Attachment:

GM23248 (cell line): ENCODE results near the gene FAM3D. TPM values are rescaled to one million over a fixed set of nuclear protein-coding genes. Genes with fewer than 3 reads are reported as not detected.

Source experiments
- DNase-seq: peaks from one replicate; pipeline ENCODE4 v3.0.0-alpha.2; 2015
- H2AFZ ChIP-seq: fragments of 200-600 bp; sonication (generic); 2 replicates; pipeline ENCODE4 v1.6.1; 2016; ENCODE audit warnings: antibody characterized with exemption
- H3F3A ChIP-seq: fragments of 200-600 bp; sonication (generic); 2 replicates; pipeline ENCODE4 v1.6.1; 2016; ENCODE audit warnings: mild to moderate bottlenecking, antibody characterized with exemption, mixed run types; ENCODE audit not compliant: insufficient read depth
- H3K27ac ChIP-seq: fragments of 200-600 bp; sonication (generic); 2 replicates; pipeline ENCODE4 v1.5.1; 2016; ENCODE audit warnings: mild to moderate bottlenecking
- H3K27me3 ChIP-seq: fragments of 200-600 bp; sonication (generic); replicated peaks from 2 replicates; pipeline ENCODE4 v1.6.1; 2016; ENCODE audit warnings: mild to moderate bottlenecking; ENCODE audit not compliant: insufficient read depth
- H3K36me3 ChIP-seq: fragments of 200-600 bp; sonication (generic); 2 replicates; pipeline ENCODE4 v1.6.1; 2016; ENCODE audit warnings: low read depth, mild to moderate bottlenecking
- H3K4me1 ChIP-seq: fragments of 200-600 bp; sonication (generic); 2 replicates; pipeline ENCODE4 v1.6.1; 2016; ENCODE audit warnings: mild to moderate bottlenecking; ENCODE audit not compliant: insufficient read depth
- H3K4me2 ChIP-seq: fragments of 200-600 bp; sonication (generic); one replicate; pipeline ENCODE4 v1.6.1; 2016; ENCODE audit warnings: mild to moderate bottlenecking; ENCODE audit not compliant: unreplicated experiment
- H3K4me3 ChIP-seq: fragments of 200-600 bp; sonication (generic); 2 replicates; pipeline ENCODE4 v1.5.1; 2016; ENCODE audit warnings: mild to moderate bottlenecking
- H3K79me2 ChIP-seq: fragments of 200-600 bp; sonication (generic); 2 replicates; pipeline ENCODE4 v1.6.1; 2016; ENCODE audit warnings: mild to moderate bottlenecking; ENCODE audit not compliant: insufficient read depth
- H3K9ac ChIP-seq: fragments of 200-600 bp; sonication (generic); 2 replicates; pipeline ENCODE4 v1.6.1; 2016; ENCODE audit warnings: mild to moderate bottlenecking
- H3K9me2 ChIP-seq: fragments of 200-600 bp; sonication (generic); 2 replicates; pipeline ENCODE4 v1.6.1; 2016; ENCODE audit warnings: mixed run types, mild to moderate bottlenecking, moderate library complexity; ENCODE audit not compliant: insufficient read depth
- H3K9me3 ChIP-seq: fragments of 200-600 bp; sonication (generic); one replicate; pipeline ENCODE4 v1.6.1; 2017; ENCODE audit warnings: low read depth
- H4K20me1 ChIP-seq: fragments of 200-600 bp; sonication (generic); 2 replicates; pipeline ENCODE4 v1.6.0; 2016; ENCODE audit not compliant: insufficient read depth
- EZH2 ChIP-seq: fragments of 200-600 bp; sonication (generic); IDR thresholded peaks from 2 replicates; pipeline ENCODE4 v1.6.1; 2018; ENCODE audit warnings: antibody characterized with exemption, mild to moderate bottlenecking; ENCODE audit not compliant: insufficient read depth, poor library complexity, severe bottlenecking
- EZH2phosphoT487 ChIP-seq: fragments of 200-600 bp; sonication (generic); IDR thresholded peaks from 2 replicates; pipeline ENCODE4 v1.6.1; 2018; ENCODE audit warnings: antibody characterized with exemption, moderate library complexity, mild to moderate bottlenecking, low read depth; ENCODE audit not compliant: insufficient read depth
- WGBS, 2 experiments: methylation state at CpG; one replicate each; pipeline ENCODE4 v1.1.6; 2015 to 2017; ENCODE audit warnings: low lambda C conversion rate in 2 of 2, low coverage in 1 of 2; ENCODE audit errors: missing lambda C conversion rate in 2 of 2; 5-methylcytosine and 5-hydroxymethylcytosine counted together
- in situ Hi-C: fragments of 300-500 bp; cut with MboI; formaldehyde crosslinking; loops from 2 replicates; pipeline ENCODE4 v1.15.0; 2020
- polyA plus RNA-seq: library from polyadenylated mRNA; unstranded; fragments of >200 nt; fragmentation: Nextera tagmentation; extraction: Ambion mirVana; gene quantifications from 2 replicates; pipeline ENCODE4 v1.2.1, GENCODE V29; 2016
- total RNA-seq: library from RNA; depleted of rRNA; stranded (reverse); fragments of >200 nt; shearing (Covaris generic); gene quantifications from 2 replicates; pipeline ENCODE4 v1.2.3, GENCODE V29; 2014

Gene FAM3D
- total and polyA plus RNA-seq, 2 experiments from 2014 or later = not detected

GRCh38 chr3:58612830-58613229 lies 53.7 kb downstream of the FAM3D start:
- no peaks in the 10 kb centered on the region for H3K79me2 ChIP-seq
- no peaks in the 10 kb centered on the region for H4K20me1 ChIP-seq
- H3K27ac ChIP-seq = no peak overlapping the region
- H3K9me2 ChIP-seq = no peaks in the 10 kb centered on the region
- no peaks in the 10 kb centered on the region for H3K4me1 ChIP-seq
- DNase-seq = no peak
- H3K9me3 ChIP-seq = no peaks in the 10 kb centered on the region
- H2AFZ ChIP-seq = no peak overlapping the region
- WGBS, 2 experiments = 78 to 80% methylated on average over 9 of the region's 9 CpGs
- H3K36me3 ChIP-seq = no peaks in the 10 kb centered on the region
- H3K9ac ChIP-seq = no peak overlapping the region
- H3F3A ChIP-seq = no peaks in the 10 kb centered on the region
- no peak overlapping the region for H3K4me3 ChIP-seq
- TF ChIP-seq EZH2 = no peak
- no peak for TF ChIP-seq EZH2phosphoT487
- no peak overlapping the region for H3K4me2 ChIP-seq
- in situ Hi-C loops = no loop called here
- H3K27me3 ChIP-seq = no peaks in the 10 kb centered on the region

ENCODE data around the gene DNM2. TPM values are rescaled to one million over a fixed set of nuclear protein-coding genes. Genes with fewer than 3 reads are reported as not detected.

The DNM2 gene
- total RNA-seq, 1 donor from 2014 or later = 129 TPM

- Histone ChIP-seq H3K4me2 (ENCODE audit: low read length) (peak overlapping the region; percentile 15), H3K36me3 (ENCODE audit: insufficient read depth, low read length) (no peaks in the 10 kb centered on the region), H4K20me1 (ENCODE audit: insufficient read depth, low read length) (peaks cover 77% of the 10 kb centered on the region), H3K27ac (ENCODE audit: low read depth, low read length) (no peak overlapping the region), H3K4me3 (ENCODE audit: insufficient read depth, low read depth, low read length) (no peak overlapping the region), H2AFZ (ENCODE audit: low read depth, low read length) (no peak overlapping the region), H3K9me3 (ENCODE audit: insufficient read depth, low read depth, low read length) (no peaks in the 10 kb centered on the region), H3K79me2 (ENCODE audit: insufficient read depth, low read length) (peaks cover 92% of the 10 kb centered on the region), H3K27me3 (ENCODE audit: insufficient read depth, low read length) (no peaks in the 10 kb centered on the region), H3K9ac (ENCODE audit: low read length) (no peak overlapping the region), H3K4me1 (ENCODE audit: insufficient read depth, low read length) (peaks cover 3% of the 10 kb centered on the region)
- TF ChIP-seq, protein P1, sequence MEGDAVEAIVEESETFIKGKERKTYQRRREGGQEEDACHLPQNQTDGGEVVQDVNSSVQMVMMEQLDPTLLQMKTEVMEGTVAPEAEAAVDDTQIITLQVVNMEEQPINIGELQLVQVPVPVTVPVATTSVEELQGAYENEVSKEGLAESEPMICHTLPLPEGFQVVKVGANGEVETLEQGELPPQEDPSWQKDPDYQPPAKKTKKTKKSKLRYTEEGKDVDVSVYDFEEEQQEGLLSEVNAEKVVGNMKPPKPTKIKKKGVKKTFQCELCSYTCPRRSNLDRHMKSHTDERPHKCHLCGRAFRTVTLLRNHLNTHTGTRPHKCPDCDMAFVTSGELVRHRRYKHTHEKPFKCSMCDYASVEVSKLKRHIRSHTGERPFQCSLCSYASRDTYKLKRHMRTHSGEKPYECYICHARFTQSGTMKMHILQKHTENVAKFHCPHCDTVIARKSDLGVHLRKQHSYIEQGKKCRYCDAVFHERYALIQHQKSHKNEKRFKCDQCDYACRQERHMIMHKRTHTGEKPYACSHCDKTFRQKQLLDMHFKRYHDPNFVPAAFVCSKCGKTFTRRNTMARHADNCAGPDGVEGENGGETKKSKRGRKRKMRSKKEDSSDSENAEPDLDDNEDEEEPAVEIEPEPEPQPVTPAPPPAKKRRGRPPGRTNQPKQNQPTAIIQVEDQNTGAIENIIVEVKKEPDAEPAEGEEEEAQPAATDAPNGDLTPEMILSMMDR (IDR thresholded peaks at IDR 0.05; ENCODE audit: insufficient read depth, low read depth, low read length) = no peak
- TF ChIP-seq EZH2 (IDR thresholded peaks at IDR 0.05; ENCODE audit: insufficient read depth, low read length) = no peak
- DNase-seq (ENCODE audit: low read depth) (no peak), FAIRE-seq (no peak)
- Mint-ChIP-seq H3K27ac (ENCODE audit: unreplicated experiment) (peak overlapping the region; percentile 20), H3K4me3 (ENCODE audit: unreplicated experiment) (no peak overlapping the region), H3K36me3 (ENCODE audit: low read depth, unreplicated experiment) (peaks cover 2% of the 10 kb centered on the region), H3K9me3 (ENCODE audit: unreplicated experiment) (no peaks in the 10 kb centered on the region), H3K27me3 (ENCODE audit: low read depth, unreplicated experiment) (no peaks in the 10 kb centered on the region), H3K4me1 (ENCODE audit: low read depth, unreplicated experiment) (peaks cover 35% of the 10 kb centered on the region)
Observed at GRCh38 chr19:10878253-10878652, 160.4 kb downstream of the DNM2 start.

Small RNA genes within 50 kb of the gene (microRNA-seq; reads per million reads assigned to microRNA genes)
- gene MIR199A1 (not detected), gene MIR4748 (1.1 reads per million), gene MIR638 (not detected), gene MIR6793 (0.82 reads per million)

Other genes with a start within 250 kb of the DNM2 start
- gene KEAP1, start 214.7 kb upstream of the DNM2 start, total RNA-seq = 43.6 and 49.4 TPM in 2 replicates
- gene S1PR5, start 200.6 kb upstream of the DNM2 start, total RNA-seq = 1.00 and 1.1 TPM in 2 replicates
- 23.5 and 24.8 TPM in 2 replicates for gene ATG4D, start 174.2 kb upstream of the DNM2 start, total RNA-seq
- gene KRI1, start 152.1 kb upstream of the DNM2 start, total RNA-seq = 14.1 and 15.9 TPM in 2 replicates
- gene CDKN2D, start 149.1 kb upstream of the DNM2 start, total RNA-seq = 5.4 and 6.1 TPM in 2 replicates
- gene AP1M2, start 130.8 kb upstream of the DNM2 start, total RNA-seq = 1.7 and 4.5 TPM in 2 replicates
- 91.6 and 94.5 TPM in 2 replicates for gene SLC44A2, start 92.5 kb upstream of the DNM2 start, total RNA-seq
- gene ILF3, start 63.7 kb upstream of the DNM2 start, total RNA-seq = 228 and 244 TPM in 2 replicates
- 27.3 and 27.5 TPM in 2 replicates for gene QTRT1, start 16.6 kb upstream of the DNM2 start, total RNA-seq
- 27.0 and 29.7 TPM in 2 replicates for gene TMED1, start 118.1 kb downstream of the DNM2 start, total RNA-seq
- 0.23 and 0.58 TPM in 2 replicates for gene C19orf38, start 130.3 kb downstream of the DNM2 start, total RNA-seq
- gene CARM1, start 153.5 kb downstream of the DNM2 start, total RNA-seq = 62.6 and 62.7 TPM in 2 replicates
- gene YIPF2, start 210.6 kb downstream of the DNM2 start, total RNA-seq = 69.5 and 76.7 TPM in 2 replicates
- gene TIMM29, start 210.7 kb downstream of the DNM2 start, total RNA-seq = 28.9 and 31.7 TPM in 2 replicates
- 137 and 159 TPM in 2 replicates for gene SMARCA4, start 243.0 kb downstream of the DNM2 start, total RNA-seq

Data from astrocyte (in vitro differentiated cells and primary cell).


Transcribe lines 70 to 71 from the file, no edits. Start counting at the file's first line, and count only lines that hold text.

- 137 and 159 TPM in 2 replicates for gene SMARCA4, start 243.0 kb downstream of the DNM2 start, total RNA-seq

Data from astrocyte (in vitro differentiated cells and primary cell).